It is unlikely that Hungary could convince Ukraine’s western friends to force Kiev to grant autonomy to the Hungarians of Sub-Carpathian Ukraine (Zakarpattia Oblast) who constitute 12.1% of the total population of the province. In 2001 they numbered 151,500, but since then it is possible that many of them either left for Hungary or with the help of a Hungarian passport migrated farther west. On the other hand, one occasionally hears Russian voices outlining ambitious plans for Ukraine and its minorities. For example, in March 2014 Vladimir Zhirinovsky, head of the nationalist Liberal Democratic party that backs Vladimir Putin, suggested that Poland, Hungary, and Romania might wish to take back regions which were their territories in the past. Romania might want Chrnivtsi; Hungary, the Zaparpattia region; and Poland, the Volyn, Lviv, Ternopil, Ivano-Frankivsk, and Rovensky regions. Thus Ukraine would be free of “unnecesssary tensions” and “bring prosperity and tranquility to the Ukrainian native land.”

Or, there is the Russian nationalist ideologue, Aleksandr Dugin, the promoter of a Russian-led “Eurasian Empire” that would incorporate Austria as well as Hungary, Romania, Serbia, and Slovakia. Although Dugin’s specific recommendations were first reported on a far-right Hungarian site called Alfahir.hu, the news spread rapidly beyond the borders of Hungary. Dugin is an enemy of nation states and would like to see the return of empires. “If, let’s say, Hungary, Romania, Serbia, Slovakia, or perhaps even Volhynia and Austria would unite, all Hungarians would be within one country. Everything would return to the state that existed before Trianon.” Of course, Dugin’s argument is specious. Surely, a United Europe offers exactly the same advantages to the Hungarian minorities that Dugin recommends, but without the overlordship of Putin’s Russia.

One could discount these suggestions as fantasies, but something is in the air in Russia. The country’s foreign minister considers the fate of the Hungarian minority in Ukraine to be of such importance that at the Munich Security Conference a couple of days ago he spent a considerable amount of time on the minority’s grievances.

Mind you, Sergei Lavrov’s speech was met with derision by those present. As the reporter of Bloomberg described the scene, the “crowd laughed at and booed him.” Apparently, during his 45-minute speech he “rewrote the history of the Cold War, accused the West of fomenting a coup in Ukraine, and declared himself to be a champion of the United Nations Charter.” From our point of view, the most interesting part of the speech was the time he spent on the Hungarian minority in the Zakarpattia Oblast.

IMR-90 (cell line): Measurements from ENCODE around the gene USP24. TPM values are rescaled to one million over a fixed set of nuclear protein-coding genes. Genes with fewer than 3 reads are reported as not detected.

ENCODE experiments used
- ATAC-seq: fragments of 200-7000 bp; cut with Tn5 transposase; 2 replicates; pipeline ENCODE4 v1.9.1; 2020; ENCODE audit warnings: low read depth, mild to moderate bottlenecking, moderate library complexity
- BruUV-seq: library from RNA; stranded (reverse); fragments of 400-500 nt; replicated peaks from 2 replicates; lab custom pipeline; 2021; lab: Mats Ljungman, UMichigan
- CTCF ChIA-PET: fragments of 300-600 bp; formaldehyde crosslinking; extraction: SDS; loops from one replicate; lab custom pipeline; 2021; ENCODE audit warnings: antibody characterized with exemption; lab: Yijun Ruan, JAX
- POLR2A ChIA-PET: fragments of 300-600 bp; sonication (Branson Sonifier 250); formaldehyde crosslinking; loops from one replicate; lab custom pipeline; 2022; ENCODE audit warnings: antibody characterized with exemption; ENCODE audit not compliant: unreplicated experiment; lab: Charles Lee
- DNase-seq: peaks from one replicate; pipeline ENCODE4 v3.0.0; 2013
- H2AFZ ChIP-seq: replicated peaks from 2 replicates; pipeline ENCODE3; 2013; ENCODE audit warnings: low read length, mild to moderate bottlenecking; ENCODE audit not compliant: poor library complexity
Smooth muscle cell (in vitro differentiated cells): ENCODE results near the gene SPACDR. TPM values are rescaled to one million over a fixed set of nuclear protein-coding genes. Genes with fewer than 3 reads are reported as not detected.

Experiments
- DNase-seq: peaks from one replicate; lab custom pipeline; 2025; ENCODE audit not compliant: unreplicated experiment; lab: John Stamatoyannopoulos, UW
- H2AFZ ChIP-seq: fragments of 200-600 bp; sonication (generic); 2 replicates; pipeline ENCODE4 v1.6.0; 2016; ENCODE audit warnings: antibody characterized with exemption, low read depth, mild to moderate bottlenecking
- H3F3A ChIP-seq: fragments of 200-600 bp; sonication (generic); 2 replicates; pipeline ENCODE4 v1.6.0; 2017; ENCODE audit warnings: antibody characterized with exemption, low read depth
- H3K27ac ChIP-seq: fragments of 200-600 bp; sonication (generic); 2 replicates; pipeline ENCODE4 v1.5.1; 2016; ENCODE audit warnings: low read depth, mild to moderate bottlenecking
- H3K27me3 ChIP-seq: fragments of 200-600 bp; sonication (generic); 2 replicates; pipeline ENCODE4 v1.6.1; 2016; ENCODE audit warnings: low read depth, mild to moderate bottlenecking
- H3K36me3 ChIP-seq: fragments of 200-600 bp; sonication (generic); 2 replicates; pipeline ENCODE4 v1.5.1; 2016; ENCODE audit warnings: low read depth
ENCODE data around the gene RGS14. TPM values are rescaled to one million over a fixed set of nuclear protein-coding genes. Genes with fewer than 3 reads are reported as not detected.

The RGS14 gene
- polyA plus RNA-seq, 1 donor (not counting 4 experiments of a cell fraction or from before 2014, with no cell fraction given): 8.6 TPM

I think it is worth quoting Lavrov’s answer to a question that addresses this issue:

[The Ukrainians] are probably embarrassed to say it here, but now Ukraine is undergoing mobilization, which is running into serious difficulties. Representatives of the Hungarian, Romanian minorities feel “positive” discrimination, because they are called up in much larger proportions than ethnic Ukrainians. Why not talk about it? Or that in Ukraine reside not only Ukrainians and Russians, but there are other nationalities which by fate ended up in this country and want to live in it. Why not provide them with equal rights and take into account their interests? During the elections to the Verkhovnaya Rada the Hungarian minority asked to organize constituencies in such a way that at least one ethnic Hungarian would make it to the Rada. The constituencies were “sliced” so that none of the Hungarians made it. All this suggests that there is something to discuss.

Perhaps the most “amusing” part of the paragraph Lavrov devoted to the Hungarian and Romanian minorities in Ukraine is his claim that fate was responsible for these ethnic groups’ incorporation into the Soviet Union. I remember otherwise. The Soviet government kept the old Trianon borders without any adjustments based on ethnic considerations. The ethnic map of Zakarpattia Oblast shows that such an adjustment shouldn’t have been too difficult a task.

Ethnic map of Zakarpattia Obast  / Source: http://en.wikipedia.org/wiki/Zakarpattia_Oblast

Ethnic map of Zakarpattia Obast / Source: http://en.wikipedia.org/wiki/Zakarpattia_Oblast

The small Hungarian minority is obviously being used by the Russians to further their own claims, which in turn might encourage Viktor Orbán to pursue his quest for autonomous status for the largely Hungarian-inhabited regions of the oblast. The Orbán government supports autonomy for the Szeklers of central Transylvania despite the Romanian-Hungarian basic treaty of September 1996 that set aside the issue of territorial autonomy, to which Romania strenuously objected. The treaty had to be signed because NATO and EU membership depended on it. The Ukrainian situation is different because Ukraine is not part of the EU. Whether Orbán will accept the tacit or even open assistance of Russia for the sake of the Hungarian minority in Ukraine remains to be seen. In any case, to everybody’s surprise Viktor Orbán will pay a visit to Kiev where he will meet with President Petro Poroshenko.